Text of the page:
Context is huge. For those of us living in the West, our context is a highly individualistic culture focused on languages of rights and freedom. In such a context, how will language of divine sovereignty, omnipotence, and omniscience be perceived? Will the Gospel message be understood as an offer of freedom and life, or will it instead seem restrictive? The first half of Ron Highfield’s book God, Freedom & Human Dignity: Embracing a God-Centered Identity in a Me-Centered World explores how a view of the human person as individualistic, autonomous and self-determining developed in the West, weaving literature, philosophy, and theological voices into his description. In the second half of his book, he moves from the modern view of human beings to a biblical view of God, humanity, and the relationship between the two.
Highfield explains that his own desire to explore this topic came from interactions with undergraduate students and others who perceived God as a possible or outright threat to their freedom and dignity. He diagnoses this as a case of distorted, competitive views of God and humanity. Rather than simply dismiss the various responses to God such views engender—defiance, subservience, or indifference—the author explores the logic and outcome of such stances. Modernity views identity as created by free will not relationships, and rejects overarching, external standards in favor of internal, self-devised standards. So individual freedom is understood as power and control of one’s own life. This is why God’s sovereignty seems to be in competition with human freedom.
Highfield re-defines and re-orients issues of freedom, human dignity, and the nature of God from a trinitarian perspective. In other words, he does not argue that a Christian must renounce a desire for freedom and dignity, but that these must be redefined in light of the Christ event and what we know of God’s Triune life. Instead of a God of raw power, the Bible reveals a God who is eternally self-giving love, who creates, sustains and redeems out of that love. In God’s freely chosen love we find dignity; in being released from sin and given the Spirit’s power to live as God’s children that we receive true freedom. The most secure and wonderful identity we can imagine is found in being adopted as God’s children.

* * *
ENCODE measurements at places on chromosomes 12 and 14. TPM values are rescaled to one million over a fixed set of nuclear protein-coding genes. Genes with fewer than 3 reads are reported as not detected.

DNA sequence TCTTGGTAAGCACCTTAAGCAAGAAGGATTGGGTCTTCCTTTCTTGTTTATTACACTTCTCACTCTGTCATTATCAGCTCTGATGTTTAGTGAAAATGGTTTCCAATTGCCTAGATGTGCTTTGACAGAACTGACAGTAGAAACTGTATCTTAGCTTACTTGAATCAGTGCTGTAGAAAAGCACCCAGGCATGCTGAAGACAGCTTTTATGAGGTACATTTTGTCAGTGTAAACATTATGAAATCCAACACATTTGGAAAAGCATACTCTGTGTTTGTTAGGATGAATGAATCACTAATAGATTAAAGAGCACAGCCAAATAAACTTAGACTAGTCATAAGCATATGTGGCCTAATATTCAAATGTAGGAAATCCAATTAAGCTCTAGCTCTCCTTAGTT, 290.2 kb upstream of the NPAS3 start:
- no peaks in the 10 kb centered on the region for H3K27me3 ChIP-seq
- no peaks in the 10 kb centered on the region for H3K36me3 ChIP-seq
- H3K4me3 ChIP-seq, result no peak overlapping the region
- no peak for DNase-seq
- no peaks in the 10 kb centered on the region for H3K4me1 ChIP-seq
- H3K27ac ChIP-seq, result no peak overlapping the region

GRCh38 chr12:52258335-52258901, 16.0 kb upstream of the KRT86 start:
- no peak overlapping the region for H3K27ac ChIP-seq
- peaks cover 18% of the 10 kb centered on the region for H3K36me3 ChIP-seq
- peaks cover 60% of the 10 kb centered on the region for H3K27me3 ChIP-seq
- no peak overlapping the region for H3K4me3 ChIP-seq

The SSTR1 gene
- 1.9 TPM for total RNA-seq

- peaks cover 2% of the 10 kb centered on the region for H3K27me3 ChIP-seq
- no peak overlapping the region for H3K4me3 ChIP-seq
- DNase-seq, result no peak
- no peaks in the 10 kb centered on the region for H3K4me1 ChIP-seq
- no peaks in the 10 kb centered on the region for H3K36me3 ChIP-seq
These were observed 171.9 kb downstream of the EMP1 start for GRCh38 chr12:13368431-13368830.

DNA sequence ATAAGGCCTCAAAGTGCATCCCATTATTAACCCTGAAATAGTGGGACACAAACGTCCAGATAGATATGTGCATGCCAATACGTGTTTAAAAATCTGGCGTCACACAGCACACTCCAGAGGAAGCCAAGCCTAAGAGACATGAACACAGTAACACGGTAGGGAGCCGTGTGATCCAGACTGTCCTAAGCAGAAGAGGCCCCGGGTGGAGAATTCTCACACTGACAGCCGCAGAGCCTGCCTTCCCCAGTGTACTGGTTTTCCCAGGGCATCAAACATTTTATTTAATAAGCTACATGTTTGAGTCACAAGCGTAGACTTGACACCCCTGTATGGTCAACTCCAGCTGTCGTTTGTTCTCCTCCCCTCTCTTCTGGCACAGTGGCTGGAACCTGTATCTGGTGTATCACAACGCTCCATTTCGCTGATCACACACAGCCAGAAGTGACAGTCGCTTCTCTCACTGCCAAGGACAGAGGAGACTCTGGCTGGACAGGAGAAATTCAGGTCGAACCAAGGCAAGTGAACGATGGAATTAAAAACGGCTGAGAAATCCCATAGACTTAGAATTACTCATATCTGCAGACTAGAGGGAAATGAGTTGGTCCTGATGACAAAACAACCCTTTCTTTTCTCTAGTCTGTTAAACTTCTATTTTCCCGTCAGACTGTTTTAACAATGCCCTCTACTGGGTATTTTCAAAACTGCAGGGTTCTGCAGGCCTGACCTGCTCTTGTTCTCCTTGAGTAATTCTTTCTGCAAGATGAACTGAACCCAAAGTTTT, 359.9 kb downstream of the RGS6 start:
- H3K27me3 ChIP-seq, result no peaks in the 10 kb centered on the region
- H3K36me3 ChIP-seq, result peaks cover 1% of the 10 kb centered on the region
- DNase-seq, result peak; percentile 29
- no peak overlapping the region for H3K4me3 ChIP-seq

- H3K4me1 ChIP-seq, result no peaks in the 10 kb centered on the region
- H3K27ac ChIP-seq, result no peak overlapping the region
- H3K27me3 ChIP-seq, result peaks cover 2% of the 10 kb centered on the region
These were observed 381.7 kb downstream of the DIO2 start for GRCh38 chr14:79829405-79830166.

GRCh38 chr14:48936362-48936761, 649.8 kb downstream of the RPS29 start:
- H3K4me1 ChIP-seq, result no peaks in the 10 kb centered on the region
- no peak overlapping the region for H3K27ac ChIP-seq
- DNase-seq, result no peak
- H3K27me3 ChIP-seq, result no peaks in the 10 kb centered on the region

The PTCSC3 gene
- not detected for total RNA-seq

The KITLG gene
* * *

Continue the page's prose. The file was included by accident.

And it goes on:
One obvious strength of the book are the sources incorporated, including various fields, eras, and branches of the Christian tradition. Nietzsche, Kant, Augustine, Milton’s Paradise Lost, Greek mythology, Charles Taylor and Kierkegaard appear, along with many others. The text includes footnotes and two detailed indices for those who want to pursue an issue in more depth. Along with philosophical and theological students, this text could also be useful to Christian counselors and psychologists helping clients think through issues of identity. Highfield does a fine job of engaging modern Western views, instead of merely dismissing them as wrong-headed. He roots his own counter-argument particularly in the Incarnation and Trinity, which allows him to demonstrate how humanity is not competing against God.
While his use of the doctrines of the Trinity and the Incarnation are particularly compelling, there is a downside to this focus: he makes very little use of the Hebrew Scriptures in his argument. Also, majority world voices are lacking. This is likely because Highfield focuses on the Western context, but integration of non-Western voices could have provided alternate ways of construing personal identity than the individualistic, autonomous model the West employs. Finally, despite his claim to move from an individualistic to a God-centered view of identity, Highfield ends on a note which betrays lingering evidences of individualism in his own mind. In discussing love of God, which leads to love of neighbor, there is somehow no mention of the koinonia of the church. This, too, is a vital, requisite part of Christian identity: not just the individual having fellowship with God and loving neighbor, but being integrated into the fellowship of those who represent Christ.
In conclusion, this book is a fine resource. It offers a comprehensive overview, interaction with various sources, and solid theological engagement, all in compelling and smooth prose. As the flaws are minor, the book definitely deserves five stars.
Thank you to IVP Academic for providing the review copy.